Cancer Wars: How Politics Shapes What We Know and Don't Know About Cancer

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BasicBooks, 1995 - Medical - 356 pages
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Why, given all the time and money spent on cancer research, we can't get consistent answers to the most fundamental questions about prevention and treatment."A brilliant history of the social biases, economic interests, and political stakes that have long entered debates over the causes, prevention, and treatment of cancer...The book reflects Proctor's superb scholarship, but is also lucid and interesting."--Dorothy Nelkin, New York University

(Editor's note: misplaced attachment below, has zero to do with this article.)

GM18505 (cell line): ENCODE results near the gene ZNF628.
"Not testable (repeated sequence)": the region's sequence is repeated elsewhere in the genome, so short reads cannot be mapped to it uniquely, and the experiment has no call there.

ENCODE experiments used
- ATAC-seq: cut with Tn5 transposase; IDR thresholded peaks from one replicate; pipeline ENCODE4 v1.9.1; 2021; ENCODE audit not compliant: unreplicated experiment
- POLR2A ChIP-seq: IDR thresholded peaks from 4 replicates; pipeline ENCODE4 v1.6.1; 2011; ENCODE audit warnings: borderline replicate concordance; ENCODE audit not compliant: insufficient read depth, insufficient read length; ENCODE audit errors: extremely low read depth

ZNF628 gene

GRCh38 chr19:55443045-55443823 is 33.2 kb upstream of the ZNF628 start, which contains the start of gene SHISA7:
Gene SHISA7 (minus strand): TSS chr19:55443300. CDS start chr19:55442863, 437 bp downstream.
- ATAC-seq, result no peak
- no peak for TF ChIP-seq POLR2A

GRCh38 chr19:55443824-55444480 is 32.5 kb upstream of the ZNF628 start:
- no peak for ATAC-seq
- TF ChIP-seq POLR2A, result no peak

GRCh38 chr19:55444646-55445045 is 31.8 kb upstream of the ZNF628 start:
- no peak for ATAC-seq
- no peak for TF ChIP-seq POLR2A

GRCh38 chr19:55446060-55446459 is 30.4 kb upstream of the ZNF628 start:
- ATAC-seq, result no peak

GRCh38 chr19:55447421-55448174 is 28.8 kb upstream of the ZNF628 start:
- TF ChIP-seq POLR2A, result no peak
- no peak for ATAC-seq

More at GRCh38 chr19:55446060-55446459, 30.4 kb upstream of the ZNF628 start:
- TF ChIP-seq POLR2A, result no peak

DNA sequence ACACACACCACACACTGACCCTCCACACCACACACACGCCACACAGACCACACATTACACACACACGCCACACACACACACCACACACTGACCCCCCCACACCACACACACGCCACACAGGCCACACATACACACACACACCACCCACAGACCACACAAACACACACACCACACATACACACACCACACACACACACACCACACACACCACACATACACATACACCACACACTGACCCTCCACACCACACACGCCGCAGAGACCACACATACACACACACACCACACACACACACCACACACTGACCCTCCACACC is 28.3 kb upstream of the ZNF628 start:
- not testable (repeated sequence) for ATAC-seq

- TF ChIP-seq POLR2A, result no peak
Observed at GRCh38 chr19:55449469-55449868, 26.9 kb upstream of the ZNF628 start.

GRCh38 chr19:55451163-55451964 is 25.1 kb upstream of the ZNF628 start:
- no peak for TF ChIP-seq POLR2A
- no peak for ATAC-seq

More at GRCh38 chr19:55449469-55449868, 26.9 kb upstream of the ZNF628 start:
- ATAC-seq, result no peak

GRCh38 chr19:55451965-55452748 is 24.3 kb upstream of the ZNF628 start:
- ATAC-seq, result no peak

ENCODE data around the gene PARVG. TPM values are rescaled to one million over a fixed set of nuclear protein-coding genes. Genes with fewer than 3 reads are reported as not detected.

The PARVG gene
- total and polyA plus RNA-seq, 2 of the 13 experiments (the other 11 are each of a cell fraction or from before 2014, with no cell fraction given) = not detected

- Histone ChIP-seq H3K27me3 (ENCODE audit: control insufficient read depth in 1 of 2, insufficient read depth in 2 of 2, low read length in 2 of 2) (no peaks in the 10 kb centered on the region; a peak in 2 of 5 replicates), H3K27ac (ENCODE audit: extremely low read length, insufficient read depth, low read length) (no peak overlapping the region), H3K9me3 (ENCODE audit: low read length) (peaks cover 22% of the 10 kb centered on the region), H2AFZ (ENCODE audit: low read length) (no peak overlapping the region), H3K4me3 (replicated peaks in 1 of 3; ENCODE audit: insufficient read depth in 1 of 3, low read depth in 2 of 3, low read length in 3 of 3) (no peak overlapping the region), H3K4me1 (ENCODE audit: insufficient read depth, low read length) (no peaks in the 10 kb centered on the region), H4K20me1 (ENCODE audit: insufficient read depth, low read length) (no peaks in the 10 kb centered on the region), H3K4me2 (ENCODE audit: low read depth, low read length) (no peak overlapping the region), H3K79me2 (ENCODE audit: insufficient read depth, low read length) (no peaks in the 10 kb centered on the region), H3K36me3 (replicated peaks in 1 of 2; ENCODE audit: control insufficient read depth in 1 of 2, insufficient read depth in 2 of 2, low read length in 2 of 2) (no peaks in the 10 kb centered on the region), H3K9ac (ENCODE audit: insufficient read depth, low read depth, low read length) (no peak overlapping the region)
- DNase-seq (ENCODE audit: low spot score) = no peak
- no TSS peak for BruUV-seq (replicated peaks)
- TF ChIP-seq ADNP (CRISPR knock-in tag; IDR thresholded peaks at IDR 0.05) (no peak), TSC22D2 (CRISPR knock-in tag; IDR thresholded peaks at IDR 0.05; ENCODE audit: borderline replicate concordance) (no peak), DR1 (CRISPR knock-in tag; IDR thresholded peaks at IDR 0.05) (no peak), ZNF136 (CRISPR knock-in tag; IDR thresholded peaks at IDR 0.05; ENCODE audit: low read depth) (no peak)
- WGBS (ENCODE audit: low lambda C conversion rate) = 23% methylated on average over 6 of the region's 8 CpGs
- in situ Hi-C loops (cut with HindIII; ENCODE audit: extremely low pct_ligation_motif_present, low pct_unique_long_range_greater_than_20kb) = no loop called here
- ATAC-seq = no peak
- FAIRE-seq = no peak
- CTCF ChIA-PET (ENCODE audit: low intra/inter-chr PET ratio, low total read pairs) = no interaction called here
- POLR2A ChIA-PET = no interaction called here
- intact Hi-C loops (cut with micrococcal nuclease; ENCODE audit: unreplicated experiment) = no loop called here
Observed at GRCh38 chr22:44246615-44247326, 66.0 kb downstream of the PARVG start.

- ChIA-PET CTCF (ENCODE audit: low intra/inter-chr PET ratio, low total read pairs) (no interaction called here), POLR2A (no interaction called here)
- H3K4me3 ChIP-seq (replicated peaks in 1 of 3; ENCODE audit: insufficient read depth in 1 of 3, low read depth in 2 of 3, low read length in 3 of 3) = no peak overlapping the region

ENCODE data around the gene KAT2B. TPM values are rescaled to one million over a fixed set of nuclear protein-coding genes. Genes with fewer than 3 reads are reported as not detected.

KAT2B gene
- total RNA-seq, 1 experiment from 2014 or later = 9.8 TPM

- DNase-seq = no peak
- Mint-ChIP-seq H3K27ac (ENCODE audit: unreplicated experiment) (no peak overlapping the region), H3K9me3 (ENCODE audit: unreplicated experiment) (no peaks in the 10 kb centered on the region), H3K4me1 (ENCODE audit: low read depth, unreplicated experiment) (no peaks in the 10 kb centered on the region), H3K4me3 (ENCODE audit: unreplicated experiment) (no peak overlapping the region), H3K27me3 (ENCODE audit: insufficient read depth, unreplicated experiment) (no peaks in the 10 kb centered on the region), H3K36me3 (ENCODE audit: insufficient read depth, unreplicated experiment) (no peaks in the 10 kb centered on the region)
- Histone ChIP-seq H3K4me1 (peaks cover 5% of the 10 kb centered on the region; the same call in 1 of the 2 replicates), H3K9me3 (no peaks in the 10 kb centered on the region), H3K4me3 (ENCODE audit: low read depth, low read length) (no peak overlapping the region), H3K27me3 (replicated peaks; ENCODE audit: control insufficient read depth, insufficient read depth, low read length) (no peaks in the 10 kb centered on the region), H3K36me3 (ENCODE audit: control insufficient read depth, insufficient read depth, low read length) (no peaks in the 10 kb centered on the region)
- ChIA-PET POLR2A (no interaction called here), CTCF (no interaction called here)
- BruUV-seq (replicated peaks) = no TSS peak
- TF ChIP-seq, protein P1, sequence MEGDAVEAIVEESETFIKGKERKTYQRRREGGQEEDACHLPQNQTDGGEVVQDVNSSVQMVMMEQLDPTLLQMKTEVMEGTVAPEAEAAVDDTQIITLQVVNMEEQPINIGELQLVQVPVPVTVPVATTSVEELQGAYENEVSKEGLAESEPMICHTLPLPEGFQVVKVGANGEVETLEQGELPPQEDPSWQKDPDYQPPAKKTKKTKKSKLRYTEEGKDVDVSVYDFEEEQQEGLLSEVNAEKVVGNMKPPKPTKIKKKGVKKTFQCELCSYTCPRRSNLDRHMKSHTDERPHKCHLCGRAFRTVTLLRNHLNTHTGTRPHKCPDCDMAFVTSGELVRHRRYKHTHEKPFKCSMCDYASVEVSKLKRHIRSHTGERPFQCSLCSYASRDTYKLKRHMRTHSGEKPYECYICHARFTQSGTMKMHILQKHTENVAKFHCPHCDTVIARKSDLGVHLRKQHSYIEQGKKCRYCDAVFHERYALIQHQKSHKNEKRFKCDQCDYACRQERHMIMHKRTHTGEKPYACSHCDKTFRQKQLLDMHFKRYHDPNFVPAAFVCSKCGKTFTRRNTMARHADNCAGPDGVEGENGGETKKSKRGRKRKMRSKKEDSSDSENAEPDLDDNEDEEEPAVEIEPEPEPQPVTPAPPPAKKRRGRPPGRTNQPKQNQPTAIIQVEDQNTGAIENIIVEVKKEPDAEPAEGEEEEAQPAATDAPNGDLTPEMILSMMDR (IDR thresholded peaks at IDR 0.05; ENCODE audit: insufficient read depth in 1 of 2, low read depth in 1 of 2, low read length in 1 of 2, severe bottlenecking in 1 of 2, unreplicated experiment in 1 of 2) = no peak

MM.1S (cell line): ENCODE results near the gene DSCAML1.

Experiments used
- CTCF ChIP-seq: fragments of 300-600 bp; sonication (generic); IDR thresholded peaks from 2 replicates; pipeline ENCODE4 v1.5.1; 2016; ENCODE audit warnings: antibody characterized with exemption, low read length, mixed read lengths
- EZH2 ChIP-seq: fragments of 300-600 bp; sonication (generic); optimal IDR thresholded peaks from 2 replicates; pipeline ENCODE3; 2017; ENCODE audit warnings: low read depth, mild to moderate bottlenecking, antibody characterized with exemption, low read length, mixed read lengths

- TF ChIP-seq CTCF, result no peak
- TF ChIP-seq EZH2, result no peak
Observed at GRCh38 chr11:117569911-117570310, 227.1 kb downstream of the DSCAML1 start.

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CANCER WARS: How Politics Shapes What We Know and Don't Know About Cancer

User Review  - Jane Doe - Kirkus

Pulling no punches and dodging no controversy, Proctor dives into the politics of cancer research. Given the disease's high media profile and the money lavished on battling it, why has its death rate ... Read full review

Cancer wars: how politics shapes what we know and don't know about cancer

User Review  - Not Available - Book Verdict

Science historian Proctor discusses not only the war fought against cancer but especially the several wars fought over cancer. He notes several prominent, disturbing facts: despite 20 or more years of ... Read full review


A Disease of Civilization?
The Environmentalist Thesis
The Percentages Game

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About the author (1995)

Robert N. Proctor is Professor of the History of Science at Stanford University. He is also a Fellow of the American Academy of Arts and Sciences.

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